Getting informed on opioids: Seniors should take a second look at prescriptions

IMG_4787By Deborah Rosenlund
for the CCCA Seniors Committee

These days you can’t swing a cat without hitting someone who has a prescription for pain medication. Evidently, active seniors can expect to eventually suffer a fall, a fracture, an injury or even surgery, requiring treatment for pain. Prescriptions, physiotherapy and other tried and true treatments become part of daily life, hopefully just for a while.

A wise doctor will caution patients, when handing over prescriptions for pain treatment. A careful warning, such as “While you are taking this drug, remember: it will affect your mobility!” is an important reminder for active seniors concerned about safety while taking pain medication.

We trust that prescription medications in Canada are regulated, tested and pure, but watch out, because one of the drugs is tricky.

A quick search on the internet reveals a nasty fact about opioids: too much can stop a person’s breathing. Ouch!

This can occur because the brainstem, which also controls breathing, contains numerous opioid receptors, so an overdose (accidental or prescribed by medication error) of a drug classified as an opioid could result in this type of accidental death.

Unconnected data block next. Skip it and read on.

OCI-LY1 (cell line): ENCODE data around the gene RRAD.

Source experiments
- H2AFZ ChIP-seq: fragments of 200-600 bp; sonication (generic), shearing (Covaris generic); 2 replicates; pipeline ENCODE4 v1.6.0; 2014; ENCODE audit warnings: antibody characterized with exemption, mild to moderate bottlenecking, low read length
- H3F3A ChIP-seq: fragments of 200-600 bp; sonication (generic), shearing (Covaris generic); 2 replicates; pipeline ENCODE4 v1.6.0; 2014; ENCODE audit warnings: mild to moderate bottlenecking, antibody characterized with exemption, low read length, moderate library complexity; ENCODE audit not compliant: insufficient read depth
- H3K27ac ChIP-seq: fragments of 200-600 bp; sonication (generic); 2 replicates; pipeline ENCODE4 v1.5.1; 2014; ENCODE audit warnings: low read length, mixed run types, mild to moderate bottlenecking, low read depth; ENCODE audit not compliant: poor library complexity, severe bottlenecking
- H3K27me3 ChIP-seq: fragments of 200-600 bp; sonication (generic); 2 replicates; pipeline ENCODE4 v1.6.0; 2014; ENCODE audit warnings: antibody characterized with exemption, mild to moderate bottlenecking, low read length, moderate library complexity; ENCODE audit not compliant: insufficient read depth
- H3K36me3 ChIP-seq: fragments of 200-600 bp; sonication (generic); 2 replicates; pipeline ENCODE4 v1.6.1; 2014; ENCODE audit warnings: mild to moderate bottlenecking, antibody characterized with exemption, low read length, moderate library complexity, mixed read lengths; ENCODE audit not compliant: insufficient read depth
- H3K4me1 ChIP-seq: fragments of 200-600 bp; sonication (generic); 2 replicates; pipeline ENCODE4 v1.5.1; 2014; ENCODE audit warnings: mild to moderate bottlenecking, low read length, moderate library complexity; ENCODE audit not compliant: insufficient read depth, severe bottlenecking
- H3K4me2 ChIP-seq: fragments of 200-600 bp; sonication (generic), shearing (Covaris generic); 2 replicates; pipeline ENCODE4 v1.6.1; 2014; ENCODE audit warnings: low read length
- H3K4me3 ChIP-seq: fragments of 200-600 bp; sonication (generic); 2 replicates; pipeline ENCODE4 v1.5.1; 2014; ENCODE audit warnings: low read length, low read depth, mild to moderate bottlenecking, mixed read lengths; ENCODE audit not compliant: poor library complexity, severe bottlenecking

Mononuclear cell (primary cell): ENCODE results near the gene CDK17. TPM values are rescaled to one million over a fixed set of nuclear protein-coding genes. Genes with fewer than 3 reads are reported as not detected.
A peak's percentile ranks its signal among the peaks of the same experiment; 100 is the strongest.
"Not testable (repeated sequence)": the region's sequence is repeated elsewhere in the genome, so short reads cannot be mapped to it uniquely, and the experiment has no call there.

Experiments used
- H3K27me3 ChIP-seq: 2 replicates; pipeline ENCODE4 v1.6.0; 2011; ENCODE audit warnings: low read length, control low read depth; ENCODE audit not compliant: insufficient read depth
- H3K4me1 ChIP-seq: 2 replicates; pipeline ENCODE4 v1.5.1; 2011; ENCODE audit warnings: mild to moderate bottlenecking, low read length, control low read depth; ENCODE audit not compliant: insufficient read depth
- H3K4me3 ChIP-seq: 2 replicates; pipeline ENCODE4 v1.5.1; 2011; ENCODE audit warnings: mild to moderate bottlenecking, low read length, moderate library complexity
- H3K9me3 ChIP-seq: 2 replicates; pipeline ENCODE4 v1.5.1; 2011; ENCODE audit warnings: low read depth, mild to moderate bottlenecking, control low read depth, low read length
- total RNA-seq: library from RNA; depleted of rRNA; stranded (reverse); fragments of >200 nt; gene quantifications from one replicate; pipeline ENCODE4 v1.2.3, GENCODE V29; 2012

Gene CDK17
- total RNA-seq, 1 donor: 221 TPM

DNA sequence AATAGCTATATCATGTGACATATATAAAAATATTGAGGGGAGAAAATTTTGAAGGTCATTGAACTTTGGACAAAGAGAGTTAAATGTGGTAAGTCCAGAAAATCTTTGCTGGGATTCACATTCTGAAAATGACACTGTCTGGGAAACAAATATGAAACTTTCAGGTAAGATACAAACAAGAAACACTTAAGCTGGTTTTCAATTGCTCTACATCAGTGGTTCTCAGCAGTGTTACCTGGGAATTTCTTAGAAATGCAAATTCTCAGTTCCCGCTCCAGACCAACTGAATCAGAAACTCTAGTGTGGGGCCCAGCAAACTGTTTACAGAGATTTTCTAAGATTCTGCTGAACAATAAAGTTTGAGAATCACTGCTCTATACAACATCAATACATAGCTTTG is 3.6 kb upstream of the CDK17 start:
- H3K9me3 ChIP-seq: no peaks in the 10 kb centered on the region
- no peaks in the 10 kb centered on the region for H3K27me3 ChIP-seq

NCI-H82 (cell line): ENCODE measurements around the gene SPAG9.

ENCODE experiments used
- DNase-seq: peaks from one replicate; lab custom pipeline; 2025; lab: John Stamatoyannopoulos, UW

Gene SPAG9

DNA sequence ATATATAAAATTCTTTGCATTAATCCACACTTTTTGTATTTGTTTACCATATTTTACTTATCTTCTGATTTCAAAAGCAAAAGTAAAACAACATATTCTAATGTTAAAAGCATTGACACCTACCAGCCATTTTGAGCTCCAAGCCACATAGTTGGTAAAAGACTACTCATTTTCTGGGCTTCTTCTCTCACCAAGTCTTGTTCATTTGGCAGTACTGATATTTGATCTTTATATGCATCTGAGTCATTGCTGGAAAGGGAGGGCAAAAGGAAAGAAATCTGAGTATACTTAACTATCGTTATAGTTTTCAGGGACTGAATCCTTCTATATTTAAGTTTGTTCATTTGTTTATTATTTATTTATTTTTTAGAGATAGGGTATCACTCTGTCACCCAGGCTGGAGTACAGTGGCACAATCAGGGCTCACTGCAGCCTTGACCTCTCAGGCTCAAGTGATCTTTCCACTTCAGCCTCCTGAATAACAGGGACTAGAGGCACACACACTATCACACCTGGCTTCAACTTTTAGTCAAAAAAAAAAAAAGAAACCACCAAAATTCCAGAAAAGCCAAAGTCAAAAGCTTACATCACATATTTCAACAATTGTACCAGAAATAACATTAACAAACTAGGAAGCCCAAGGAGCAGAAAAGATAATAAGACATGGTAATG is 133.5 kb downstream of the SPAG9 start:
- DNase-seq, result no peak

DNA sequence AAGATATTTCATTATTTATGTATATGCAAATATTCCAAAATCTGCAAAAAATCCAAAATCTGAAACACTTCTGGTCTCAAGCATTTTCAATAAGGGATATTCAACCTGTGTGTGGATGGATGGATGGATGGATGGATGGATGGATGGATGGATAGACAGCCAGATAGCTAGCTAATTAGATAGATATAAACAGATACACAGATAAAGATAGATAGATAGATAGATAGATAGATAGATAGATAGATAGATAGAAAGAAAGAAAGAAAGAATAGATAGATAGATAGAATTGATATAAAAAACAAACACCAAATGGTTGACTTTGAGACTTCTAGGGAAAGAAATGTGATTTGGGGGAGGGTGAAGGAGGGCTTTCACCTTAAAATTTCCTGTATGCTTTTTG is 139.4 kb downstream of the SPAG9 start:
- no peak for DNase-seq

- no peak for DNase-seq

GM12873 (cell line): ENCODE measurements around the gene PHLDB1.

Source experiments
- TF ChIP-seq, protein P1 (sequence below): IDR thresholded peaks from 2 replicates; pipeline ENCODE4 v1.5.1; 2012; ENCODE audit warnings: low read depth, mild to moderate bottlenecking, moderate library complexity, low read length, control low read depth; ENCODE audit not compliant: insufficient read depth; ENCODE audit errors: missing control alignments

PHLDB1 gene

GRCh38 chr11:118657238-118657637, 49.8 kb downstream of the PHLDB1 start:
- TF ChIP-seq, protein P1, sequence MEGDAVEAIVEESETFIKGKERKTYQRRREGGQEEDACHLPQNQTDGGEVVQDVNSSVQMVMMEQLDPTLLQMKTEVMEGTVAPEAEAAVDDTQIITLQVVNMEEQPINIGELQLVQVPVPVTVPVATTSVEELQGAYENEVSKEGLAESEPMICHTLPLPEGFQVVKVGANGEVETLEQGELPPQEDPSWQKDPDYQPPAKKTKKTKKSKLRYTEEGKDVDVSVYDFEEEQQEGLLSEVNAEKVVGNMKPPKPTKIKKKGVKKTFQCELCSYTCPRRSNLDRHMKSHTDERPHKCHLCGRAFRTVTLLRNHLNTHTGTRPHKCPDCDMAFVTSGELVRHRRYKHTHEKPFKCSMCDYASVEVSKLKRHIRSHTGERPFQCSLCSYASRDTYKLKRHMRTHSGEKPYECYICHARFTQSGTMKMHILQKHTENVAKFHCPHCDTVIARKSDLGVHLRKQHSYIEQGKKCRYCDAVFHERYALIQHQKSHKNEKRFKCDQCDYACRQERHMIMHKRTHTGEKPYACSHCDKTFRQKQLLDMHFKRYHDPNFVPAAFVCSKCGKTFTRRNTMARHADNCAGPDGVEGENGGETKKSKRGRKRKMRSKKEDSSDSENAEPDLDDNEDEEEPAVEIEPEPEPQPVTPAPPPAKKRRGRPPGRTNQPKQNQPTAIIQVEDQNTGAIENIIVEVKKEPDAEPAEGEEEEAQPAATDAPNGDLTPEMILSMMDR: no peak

In comparison, other tried-and-true pain medications will not stop breathing, i.e., cannabis products do not stop breathing in patients with chronic pain, as cannabinoid receptors are not located in the brainstem.

The number of Canadians (including 45-85% of seniors) currently on long term opioid therapy, often at high doses, is estimated to be close to a million. This is because opioids, for many physicians, are now a go-to first-line agent.

No doubt opioids have served society well: they make surgery easier, chronic pain more tolerable and give sweet comfort to patients in recovery. This is the result of carefully balancing the dosage strength with the amount of pain, found any day in any hospital.

But, through experience, we are discovering that seniors may not require larger dosages of opioids to benefit from their effects, and prescribers would do well to “start low and go slow.”

If you find yourself treating pain at home, it would be worthwhile to have a look at what you’re taking. Google or ask your doctor if your prescription medicine falls into the opioid family, then keep an eye-out for side effects and any safety or mobility concerns you have.

Patients can help themselves and their physicians when they make an effort to consult and exchange information: a knowledge-based approach to pain treatment works more efficiently to balance the risks and benefits.

Be curious and examine that prescription label. You will notice quite a variety of brand names, generic names, and names the industry comes up with when they combine the opioid with other drugs. The wording on your prescription bottle may look miles apart from anything you’ve read about or heard of concerning opioid overdoses, in the news etc.

And here’s an idea: find the pharmacy’s phone number on the bottle label, call and talk directly with the pharmacist and ask questions to double check the appropriate dosage, the maximum dosage, and drug interactions etc., to be on the safe side.

Let’s learn the facts and work together for better health, in order to enjoy an active and awesome autumn . . . not a great fall!